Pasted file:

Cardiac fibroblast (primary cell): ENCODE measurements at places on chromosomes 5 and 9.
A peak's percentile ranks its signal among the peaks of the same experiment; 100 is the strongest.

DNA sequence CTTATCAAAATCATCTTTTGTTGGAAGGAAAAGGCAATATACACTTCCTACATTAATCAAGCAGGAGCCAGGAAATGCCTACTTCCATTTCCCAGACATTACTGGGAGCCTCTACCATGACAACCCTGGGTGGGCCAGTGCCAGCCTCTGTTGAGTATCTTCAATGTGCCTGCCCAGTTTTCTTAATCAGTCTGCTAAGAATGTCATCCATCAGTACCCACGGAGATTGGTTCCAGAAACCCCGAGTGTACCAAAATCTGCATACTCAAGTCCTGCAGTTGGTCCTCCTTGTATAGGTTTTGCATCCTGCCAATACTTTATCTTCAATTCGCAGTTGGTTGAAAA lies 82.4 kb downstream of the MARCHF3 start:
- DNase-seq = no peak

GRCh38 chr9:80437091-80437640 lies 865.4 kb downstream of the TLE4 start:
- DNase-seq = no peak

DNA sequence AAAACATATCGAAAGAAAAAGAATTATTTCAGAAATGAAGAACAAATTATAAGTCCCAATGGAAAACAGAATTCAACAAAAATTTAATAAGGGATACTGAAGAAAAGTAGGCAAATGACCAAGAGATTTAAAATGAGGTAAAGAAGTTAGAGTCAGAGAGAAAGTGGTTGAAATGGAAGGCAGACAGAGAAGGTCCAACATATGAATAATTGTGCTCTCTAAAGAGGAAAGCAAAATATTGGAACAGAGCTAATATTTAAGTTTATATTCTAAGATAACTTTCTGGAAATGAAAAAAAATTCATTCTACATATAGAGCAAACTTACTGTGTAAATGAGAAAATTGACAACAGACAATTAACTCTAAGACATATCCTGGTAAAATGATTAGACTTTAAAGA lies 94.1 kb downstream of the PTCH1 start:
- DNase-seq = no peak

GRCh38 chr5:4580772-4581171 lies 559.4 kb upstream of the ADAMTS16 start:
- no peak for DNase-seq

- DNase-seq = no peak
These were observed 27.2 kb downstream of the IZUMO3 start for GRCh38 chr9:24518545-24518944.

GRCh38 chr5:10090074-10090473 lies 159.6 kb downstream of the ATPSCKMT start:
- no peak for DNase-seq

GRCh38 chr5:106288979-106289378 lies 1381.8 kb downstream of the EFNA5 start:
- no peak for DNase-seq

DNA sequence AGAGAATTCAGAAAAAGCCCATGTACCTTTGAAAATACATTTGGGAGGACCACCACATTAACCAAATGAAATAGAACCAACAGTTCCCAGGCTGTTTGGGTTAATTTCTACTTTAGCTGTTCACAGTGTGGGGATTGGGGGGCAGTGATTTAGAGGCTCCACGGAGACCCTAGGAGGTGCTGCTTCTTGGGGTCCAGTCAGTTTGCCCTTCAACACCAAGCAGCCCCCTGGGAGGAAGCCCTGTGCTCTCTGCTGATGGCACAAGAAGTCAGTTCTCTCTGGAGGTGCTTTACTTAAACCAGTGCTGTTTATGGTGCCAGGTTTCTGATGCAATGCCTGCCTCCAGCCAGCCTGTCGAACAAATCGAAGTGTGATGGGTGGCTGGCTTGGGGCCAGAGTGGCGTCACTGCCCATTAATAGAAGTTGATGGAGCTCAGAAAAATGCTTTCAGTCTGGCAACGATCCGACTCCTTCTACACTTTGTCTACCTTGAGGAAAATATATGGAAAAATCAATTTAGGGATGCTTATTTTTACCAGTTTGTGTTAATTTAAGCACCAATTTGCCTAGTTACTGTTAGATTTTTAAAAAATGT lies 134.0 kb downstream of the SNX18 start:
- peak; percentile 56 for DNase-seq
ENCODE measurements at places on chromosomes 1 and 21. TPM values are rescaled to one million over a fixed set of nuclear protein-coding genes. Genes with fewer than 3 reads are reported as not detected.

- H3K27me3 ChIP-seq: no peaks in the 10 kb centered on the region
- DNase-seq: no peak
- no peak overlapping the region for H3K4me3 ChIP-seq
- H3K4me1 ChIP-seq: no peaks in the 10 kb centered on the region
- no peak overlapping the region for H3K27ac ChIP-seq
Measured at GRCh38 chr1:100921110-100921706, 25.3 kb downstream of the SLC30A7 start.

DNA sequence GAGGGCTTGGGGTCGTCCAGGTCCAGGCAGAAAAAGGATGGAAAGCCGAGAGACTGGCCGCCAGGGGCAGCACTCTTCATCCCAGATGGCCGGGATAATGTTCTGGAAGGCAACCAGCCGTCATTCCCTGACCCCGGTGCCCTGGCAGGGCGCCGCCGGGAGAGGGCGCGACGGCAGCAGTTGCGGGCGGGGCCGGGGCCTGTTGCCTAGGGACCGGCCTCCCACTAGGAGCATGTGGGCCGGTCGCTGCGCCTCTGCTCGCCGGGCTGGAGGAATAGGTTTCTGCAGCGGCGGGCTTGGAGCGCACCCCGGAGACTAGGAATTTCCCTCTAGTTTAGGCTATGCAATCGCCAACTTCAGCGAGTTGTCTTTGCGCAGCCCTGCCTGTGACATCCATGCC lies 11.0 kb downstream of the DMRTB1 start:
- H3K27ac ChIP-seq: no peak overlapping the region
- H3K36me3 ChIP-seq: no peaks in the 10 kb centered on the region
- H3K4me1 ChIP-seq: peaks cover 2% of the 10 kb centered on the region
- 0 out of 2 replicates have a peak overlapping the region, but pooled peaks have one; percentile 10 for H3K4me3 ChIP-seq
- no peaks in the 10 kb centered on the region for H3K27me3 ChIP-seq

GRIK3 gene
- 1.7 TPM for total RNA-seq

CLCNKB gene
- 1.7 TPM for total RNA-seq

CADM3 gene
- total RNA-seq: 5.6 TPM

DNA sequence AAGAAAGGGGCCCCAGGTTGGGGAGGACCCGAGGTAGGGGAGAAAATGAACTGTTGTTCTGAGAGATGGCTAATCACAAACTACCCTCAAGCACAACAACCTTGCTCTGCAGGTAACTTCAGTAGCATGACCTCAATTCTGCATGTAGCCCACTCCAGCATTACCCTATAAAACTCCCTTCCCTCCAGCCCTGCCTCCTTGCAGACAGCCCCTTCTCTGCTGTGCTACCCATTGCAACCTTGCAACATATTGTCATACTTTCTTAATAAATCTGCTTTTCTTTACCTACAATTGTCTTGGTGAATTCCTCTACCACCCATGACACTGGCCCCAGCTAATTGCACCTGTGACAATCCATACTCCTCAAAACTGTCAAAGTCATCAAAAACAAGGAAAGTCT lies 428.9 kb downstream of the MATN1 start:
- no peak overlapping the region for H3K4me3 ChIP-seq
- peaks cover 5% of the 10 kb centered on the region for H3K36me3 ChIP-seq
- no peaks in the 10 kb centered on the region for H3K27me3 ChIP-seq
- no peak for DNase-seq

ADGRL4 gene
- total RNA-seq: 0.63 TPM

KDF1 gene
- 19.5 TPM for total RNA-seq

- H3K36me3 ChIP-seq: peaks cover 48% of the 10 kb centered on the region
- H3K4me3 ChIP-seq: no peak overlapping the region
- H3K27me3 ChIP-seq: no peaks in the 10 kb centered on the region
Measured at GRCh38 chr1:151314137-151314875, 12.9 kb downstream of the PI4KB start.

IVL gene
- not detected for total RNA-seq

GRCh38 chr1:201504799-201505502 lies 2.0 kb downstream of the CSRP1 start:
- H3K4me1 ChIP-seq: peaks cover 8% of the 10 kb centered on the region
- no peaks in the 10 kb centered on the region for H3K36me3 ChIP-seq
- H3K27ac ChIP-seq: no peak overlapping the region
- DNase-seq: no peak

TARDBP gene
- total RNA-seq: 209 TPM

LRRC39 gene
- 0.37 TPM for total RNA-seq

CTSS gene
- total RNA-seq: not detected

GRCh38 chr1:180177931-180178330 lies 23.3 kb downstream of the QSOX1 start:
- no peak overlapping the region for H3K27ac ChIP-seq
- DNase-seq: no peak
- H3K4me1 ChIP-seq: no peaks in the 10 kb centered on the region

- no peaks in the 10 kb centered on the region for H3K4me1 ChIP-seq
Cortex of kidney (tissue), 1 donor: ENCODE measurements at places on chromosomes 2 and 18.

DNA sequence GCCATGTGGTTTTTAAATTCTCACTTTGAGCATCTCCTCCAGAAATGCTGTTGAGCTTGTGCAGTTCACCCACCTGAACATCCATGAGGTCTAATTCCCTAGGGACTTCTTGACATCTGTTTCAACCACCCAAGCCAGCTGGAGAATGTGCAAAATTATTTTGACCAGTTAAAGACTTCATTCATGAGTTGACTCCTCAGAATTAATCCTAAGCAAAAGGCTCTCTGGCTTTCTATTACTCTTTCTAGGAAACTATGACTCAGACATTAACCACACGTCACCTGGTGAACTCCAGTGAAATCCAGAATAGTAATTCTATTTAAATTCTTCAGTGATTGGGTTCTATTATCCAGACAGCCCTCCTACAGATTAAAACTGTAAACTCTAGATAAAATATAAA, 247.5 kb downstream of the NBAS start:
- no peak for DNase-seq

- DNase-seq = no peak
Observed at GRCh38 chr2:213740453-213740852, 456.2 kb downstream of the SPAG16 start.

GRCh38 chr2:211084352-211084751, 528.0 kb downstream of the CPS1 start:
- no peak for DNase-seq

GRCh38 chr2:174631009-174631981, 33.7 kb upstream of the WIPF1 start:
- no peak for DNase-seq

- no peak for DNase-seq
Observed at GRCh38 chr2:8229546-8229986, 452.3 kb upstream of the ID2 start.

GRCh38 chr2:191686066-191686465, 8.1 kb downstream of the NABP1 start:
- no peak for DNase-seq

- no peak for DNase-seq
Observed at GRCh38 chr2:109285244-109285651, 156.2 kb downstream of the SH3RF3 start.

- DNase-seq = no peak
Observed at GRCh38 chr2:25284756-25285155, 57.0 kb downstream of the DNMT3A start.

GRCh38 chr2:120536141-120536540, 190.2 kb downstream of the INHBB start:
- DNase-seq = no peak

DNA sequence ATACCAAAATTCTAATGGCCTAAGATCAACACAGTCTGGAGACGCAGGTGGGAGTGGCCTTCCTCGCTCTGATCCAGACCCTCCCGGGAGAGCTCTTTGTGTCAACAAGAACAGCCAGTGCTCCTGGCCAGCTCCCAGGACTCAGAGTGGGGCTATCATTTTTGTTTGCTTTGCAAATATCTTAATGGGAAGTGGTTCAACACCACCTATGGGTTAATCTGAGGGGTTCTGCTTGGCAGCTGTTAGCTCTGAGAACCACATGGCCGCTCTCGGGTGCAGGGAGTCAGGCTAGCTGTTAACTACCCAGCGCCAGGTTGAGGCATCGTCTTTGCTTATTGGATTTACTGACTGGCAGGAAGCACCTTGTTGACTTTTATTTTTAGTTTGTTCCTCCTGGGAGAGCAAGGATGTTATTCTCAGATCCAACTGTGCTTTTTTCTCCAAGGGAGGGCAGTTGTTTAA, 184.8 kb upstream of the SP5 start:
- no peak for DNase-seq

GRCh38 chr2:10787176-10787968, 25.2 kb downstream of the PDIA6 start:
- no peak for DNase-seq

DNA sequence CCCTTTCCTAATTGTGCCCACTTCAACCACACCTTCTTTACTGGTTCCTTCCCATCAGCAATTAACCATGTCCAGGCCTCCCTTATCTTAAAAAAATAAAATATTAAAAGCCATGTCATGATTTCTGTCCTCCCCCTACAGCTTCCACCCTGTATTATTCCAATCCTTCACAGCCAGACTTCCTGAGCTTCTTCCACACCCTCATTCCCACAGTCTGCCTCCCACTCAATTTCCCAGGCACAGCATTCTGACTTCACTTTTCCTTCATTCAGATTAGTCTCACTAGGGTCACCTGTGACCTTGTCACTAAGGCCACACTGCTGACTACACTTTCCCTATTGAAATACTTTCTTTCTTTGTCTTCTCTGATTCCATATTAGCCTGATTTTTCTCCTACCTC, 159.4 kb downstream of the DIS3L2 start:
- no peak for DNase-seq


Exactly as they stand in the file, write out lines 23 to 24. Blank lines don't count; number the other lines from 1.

- H3K4me1 ChIP-seq: no peaks in the 10 kb centered on the region
- no peak overlapping the region for H3K27ac ChIP-seq